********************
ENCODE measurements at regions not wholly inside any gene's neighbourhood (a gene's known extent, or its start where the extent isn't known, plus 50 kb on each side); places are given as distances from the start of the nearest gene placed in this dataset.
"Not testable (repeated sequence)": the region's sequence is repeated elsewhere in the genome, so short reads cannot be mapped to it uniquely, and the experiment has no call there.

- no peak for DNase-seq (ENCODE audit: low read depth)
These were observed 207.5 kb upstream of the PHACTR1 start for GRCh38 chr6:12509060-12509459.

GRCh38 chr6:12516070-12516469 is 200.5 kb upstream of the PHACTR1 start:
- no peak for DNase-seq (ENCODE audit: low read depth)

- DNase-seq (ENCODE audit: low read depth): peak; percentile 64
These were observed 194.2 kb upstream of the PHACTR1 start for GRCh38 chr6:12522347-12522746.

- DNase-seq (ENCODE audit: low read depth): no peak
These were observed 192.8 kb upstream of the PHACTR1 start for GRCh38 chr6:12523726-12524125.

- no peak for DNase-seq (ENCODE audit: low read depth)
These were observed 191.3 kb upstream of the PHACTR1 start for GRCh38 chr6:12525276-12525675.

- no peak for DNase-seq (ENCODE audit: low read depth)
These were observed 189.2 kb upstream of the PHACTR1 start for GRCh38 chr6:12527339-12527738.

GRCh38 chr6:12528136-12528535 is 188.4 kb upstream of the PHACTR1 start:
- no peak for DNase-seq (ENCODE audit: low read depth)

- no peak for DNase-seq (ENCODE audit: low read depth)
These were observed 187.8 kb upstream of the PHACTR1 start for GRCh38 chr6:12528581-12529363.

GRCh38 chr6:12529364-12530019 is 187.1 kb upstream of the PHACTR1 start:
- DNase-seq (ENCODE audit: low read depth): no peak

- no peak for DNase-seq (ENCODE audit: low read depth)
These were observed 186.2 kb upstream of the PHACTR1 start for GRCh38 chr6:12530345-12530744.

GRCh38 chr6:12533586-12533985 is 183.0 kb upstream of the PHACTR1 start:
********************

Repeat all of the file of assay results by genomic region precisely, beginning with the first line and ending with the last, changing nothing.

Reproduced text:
ENCODE measurements at regions not wholly inside any gene's neighbourhood (a gene's known extent, or its start where the extent isn't known, plus 50 kb on each side); places are given as distances from the start of the nearest gene placed in this dataset.
"Not testable (repeated sequence)": the region's sequence is repeated elsewhere in the genome, so short reads cannot be mapped to it uniquely, and the experiment has no call there.

- no peak for DNase-seq (ENCODE audit: low read depth)
These were observed 207.5 kb upstream of the PHACTR1 start for GRCh38 chr6:12509060-12509459.

GRCh38 chr6:12516070-12516469 is 200.5 kb upstream of the PHACTR1 start:
- no peak for DNase-seq (ENCODE audit: low read depth)

- DNase-seq (ENCODE audit: low read depth): peak; percentile 64
These were observed 194.2 kb upstream of the PHACTR1 start for GRCh38 chr6:12522347-12522746.

- DNase-seq (ENCODE audit: low read depth): no peak
These were observed 192.8 kb upstream of the PHACTR1 start for GRCh38 chr6:12523726-12524125.

- no peak for DNase-seq (ENCODE audit: low read depth)
These were observed 191.3 kb upstream of the PHACTR1 start for GRCh38 chr6:12525276-12525675.

- no peak for DNase-seq (ENCODE audit: low read depth)
These were observed 189.2 kb upstream of the PHACTR1 start for GRCh38 chr6:12527339-12527738.

GRCh38 chr6:12528136-12528535 is 188.4 kb upstream of the PHACTR1 start:
- no peak for DNase-seq (ENCODE audit: low read depth)

- no peak for DNase-seq (ENCODE audit: low read depth)
These were observed 187.8 kb upstream of the PHACTR1 start for GRCh38 chr6:12528581-12529363.

GRCh38 chr6:12529364-12530019 is 187.1 kb upstream of the PHACTR1 start:
- DNase-seq (ENCODE audit: low read depth): no peak

- no peak for DNase-seq (ENCODE audit: low read depth)
These were observed 186.2 kb upstream of the PHACTR1 start for GRCh38 chr6:12530345-12530744.

GRCh38 chr6:12533586-12533985 is 183.0 kb upstream of the PHACTR1 start: